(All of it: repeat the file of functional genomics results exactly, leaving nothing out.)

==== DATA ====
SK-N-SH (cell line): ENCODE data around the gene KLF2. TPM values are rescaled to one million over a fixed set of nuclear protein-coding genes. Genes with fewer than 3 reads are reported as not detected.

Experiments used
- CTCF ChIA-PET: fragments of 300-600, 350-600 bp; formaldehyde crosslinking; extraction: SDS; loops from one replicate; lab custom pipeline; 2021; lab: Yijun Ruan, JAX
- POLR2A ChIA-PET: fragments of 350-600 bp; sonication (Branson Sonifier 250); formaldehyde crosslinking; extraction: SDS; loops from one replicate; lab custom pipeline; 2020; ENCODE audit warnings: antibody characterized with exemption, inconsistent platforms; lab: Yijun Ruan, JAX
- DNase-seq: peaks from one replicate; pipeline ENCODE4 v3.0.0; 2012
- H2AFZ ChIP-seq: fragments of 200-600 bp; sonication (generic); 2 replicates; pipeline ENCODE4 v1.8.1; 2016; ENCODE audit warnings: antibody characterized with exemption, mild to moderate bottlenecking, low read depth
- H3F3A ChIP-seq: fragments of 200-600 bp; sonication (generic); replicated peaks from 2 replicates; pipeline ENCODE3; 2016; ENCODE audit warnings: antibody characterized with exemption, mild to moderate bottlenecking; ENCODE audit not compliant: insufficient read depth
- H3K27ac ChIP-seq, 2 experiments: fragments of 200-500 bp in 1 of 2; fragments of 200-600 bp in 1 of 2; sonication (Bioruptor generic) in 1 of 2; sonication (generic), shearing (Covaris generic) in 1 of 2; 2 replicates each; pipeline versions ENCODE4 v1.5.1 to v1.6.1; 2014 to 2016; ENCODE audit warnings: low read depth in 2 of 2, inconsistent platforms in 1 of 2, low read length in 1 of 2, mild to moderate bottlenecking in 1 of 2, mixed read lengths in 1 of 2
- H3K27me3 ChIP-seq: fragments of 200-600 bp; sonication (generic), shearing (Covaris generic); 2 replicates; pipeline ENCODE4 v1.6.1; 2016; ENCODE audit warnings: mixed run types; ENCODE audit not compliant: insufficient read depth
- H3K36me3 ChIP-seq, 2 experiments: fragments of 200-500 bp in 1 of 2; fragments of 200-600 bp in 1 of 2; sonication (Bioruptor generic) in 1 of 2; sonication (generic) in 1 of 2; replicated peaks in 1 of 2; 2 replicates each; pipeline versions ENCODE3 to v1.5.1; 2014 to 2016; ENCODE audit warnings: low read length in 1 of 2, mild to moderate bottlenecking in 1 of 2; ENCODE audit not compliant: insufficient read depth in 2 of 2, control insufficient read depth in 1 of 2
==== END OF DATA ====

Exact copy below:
SK-N-SH (cell line): ENCODE data around the gene KLF2. TPM values are rescaled to one million over a fixed set of nuclear protein-coding genes. Genes with fewer than 3 reads are reported as not detected.

Experiments used
- CTCF ChIA-PET: fragments of 300-600, 350-600 bp; formaldehyde crosslinking; extraction: SDS; loops from one replicate; lab custom pipeline; 2021; lab: Yijun Ruan, JAX
- POLR2A ChIA-PET: fragments of 350-600 bp; sonication (Branson Sonifier 250); formaldehyde crosslinking; extraction: SDS; loops from one replicate; lab custom pipeline; 2020; ENCODE audit warnings: antibody characterized with exemption, inconsistent platforms; lab: Yijun Ruan, JAX
- DNase-seq: peaks from one replicate; pipeline ENCODE4 v3.0.0; 2012
- H2AFZ ChIP-seq: fragments of 200-600 bp; sonication (generic); 2 replicates; pipeline ENCODE4 v1.8.1; 2016; ENCODE audit warnings: antibody characterized with exemption, mild to moderate bottlenecking, low read depth
- H3F3A ChIP-seq: fragments of 200-600 bp; sonication (generic); replicated peaks from 2 replicates; pipeline ENCODE3; 2016; ENCODE audit warnings: antibody characterized with exemption, mild to moderate bottlenecking; ENCODE audit not compliant: insufficient read depth
- H3K27ac ChIP-seq, 2 experiments: fragments of 200-500 bp in 1 of 2; fragments of 200-600 bp in 1 of 2; sonication (Bioruptor generic) in 1 of 2; sonication (generic), shearing (Covaris generic) in 1 of 2; 2 replicates each; pipeline versions ENCODE4 v1.5.1 to v1.6.1; 2014 to 2016; ENCODE audit warnings: low read depth in 2 of 2, inconsistent platforms in 1 of 2, low read length in 1 of 2, mild to moderate bottlenecking in 1 of 2, mixed read lengths in 1 of 2
- H3K27me3 ChIP-seq: fragments of 200-600 bp; sonication (generic), shearing (Covaris generic); 2 replicates; pipeline ENCODE4 v1.6.1; 2016; ENCODE audit warnings: mixed run types; ENCODE audit not compliant: insufficient read depth
- H3K36me3 ChIP-seq, 2 experiments: fragments of 200-500 bp in 1 of 2; fragments of 200-600 bp in 1 of 2; sonication (Bioruptor generic) in 1 of 2; sonication (generic) in 1 of 2; replicated peaks in 1 of 2; 2 replicates each; pipeline versions ENCODE3 to v1.5.1; 2014 to 2016; ENCODE audit warnings: low read length in 1 of 2, mild to moderate bottlenecking in 1 of 2; ENCODE audit not compliant: insufficient read depth in 2 of 2, control insufficient read depth in 1 of 2